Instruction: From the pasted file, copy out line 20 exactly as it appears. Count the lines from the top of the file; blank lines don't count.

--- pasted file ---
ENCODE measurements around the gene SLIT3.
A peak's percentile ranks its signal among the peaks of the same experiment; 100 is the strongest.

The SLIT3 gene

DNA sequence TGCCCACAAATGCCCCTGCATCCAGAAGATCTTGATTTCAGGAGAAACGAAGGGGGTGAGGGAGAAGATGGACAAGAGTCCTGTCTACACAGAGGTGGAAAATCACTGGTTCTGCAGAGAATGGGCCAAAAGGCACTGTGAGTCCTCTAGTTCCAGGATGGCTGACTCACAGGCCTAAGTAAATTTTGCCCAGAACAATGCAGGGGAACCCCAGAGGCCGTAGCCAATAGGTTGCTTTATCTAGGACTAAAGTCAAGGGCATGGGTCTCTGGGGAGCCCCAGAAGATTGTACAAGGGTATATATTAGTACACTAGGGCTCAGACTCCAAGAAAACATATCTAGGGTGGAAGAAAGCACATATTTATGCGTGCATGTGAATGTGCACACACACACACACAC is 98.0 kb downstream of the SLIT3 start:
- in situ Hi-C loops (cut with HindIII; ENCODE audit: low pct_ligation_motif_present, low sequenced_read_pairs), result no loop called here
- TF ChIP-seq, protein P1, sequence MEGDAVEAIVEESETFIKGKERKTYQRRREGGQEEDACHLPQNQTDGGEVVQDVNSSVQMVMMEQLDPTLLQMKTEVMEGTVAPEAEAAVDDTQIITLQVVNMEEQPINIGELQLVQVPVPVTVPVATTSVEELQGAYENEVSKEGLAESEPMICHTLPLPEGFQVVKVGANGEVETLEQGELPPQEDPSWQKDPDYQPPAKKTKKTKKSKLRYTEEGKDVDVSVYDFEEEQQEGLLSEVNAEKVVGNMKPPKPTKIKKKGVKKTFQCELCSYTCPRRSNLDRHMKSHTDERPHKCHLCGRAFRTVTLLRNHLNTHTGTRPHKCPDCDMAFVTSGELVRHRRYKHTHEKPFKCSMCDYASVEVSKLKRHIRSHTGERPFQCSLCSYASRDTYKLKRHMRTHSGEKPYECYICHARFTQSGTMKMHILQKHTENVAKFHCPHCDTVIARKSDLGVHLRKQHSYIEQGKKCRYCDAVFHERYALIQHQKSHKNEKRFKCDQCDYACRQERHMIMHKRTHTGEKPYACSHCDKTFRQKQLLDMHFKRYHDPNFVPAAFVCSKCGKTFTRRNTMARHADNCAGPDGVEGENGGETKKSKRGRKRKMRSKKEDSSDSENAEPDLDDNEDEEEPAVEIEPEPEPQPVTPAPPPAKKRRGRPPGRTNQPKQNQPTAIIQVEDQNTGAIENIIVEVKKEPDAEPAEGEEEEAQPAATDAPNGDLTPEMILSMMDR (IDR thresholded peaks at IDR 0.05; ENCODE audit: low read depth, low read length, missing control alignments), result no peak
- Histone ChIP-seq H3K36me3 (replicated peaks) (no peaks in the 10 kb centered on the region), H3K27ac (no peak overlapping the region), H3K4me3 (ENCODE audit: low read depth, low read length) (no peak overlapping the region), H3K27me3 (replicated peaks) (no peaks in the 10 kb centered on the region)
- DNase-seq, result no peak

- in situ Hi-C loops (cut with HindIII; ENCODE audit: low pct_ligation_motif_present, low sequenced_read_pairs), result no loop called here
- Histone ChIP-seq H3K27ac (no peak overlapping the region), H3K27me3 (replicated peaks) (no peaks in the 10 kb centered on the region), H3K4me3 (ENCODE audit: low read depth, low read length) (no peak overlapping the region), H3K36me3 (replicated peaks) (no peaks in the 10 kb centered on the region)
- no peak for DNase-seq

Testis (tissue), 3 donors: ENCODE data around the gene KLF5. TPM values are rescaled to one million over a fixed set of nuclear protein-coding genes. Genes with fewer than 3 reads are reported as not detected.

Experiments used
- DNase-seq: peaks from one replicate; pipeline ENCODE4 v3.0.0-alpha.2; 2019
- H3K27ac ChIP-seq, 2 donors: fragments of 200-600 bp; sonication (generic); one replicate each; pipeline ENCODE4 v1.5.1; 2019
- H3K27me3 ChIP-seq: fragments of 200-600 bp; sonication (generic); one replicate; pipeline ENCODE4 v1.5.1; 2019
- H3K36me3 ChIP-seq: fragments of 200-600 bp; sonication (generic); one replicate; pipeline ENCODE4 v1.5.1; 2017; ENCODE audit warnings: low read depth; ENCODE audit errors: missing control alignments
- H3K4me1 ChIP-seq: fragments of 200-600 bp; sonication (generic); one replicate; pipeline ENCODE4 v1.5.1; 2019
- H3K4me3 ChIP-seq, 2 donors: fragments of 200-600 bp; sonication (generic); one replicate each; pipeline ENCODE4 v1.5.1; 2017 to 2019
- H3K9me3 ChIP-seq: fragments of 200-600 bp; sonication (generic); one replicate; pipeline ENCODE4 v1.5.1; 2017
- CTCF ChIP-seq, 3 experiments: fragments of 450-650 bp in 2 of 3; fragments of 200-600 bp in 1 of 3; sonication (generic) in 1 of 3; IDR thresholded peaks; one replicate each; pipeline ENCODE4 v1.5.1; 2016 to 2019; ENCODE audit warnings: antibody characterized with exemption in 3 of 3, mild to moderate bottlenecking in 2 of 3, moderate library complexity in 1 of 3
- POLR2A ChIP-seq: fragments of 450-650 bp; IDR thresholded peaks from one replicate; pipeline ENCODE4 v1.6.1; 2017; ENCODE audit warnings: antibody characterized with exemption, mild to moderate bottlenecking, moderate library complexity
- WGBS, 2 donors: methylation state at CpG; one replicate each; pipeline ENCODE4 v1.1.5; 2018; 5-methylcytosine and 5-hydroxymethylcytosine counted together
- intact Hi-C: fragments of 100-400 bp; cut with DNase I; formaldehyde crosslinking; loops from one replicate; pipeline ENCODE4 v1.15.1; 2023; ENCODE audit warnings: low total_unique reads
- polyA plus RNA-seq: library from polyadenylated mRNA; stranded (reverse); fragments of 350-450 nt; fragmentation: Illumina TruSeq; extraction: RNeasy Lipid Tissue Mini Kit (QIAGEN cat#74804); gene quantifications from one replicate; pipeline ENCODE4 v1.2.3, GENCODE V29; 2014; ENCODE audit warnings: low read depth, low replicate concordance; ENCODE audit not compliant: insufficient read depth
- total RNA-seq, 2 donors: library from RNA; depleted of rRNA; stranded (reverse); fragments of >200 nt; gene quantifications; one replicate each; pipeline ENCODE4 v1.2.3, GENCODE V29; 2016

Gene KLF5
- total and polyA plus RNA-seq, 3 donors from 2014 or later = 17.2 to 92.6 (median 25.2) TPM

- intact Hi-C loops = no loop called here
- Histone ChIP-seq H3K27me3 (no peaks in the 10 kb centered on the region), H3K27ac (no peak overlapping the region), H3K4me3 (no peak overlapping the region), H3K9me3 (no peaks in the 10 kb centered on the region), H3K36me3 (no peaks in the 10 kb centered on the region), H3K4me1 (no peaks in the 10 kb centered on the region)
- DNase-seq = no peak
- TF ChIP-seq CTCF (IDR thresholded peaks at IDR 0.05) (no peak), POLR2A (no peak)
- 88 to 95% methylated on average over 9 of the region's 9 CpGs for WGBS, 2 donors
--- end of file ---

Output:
- H3K9me3 ChIP-seq: fragments of 200-600 bp; sonication (generic); one replicate; pipeline ENCODE4 v1.5.1; 2017